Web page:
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VIP Dinner

The Organic Center is holding its 12th Annual VIP Dinner on Thursday, March 5th, 2015 in Anaheim, CA. With over 500 attendees expected, you won’t want to miss the largest organic business networking event at Expo West. At this celebratory fundraising dinner, you’ll hear thought-provoking keynote speakers discuss the intersection of food, farming, science and politics. A celebrity-chef-designed menu will feature delicious appetizers, delectable main courses, and mouthwatering desserts made with the finest organic ingredients. The evening will start with a cocktail reception and end with a rhythm & blues soul band — so you can count on plenty of time to connect with friends, colleagues, and the industry’s leading innovators.

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    Three new studies confirm that exposures to common insecticides during pregnancy can cut a child’s IQ 4% to 7%  by age 9.
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New methods provide high strawberry yields without toxic fumigants

Nov 06, 2013

Photo Credit: Fried Dough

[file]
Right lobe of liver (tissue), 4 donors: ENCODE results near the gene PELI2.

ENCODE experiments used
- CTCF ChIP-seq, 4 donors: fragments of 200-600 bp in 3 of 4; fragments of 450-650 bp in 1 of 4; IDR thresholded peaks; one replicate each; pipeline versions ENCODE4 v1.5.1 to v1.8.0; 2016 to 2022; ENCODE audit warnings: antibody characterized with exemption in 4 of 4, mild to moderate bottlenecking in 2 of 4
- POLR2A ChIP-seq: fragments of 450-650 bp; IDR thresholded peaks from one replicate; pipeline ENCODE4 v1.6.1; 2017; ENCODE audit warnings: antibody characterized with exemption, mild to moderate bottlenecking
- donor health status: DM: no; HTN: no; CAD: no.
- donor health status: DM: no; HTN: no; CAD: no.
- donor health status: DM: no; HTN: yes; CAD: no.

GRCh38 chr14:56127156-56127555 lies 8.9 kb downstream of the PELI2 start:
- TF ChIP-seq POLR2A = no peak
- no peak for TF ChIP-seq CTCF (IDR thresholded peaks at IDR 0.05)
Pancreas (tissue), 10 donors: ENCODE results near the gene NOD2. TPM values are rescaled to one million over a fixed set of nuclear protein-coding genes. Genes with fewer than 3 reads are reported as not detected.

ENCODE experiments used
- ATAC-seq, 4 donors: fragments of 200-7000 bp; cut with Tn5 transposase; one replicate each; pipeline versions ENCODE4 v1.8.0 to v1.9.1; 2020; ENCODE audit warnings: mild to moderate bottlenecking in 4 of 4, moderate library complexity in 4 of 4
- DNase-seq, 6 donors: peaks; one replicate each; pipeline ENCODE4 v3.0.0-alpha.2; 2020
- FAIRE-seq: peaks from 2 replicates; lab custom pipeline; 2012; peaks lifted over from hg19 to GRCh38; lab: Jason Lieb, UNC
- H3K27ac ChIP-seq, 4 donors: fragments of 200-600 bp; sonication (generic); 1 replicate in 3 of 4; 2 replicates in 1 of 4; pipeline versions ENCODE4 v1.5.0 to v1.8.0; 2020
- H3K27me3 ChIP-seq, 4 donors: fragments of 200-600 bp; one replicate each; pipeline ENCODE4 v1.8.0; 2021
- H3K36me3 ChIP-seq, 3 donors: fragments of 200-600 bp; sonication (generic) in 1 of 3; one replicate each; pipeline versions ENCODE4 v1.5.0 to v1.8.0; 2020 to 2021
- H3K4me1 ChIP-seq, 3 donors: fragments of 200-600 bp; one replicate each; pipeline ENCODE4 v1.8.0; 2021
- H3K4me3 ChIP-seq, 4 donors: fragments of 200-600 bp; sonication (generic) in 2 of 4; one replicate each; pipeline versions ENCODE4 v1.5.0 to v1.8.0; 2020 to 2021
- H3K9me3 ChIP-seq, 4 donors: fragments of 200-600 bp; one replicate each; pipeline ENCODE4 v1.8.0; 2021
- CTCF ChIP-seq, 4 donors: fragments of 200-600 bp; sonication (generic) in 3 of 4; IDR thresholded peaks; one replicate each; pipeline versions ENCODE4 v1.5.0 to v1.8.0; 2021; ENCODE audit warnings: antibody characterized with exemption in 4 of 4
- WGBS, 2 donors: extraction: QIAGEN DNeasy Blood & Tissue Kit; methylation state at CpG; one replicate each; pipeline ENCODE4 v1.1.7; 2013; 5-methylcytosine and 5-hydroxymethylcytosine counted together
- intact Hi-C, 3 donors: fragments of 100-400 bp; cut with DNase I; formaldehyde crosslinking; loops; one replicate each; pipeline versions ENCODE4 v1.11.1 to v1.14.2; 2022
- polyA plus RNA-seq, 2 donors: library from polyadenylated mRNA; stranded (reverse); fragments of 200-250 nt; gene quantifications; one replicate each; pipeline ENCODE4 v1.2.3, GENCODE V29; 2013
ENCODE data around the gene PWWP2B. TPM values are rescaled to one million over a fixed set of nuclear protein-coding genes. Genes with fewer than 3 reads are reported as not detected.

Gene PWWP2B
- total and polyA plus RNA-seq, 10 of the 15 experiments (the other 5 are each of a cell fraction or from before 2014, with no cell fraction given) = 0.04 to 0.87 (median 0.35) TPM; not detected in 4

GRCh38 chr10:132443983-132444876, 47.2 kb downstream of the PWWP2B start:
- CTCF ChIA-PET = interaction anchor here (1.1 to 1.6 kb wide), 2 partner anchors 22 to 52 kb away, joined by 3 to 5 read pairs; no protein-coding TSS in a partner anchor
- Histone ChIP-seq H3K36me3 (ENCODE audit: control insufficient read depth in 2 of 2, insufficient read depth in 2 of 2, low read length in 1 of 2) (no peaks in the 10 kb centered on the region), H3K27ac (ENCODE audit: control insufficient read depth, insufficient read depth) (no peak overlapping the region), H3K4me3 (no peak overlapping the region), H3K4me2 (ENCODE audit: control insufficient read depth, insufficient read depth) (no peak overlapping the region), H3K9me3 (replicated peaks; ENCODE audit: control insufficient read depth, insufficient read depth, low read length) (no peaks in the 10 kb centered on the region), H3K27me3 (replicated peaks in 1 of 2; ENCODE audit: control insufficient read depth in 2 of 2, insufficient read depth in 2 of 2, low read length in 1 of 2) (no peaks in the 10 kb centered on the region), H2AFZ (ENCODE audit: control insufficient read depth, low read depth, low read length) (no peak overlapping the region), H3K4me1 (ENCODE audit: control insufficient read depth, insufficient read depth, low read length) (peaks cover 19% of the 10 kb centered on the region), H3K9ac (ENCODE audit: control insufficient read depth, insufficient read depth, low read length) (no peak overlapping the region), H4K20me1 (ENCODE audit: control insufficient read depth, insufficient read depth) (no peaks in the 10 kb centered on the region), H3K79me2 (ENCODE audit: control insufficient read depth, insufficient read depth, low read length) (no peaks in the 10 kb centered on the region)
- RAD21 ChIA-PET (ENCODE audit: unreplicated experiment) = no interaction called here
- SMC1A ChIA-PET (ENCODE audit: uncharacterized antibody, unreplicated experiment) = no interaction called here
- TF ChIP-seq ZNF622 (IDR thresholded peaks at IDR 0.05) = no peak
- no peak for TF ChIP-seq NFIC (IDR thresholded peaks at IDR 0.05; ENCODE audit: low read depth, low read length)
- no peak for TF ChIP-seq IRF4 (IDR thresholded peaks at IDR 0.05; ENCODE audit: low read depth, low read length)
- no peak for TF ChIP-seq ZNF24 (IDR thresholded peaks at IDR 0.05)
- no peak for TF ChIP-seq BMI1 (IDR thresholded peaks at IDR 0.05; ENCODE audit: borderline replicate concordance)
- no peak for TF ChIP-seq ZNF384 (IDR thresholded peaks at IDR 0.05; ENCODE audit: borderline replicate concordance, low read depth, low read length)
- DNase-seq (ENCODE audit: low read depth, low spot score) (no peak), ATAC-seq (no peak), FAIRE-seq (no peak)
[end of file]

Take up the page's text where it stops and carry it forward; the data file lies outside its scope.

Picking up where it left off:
Methyl bromide is an organobromine compound used as a fumigant. Although methyl bromide use has been phased out pursuant to the Montreal Protocol on Substances that Deplete the Ozone Layer and the Clean Air Act, exemptions continue to be made for strawberry production. One of the primary issues with methyl bromide is that it depletes the ozone, but health effects associated with exposure are also of concern. To avoid the environmental and health risks associated with this chemical, recent studies have attempted to find methods for growing strawberries without the use of methyl bromide. A new article, published in California Agriculture, points out some non-fumigant alternatives for strawberry growers:  soil-less production, bio fumigation, anaerobic soil disinfestation, and disinfestation with steam. Their results showed that fruit yields on plots testing soil-less production, anaerobic soil disinfestation, and disinfestation with steam were all comparable to those on conventionally fumigated plots. This gives hope that future strawberry production will be less reliant on these toxic chemicals, and may allow for fewer exemptions to the use of methyl bromide.

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One Response to “New methods provide high strawberry yields without toxic fumigants”

  1. Carolyn O'Donnell says:

    While indeed these methods show promise, unfortunately, these new methods don’t work all of the time in all conditions for all diseases. The solutions are far more complex, with inconsistent results on test plots. The scientists who work on these methods agree that the efficacy, economic sustainability and environmental impacts still require continued study.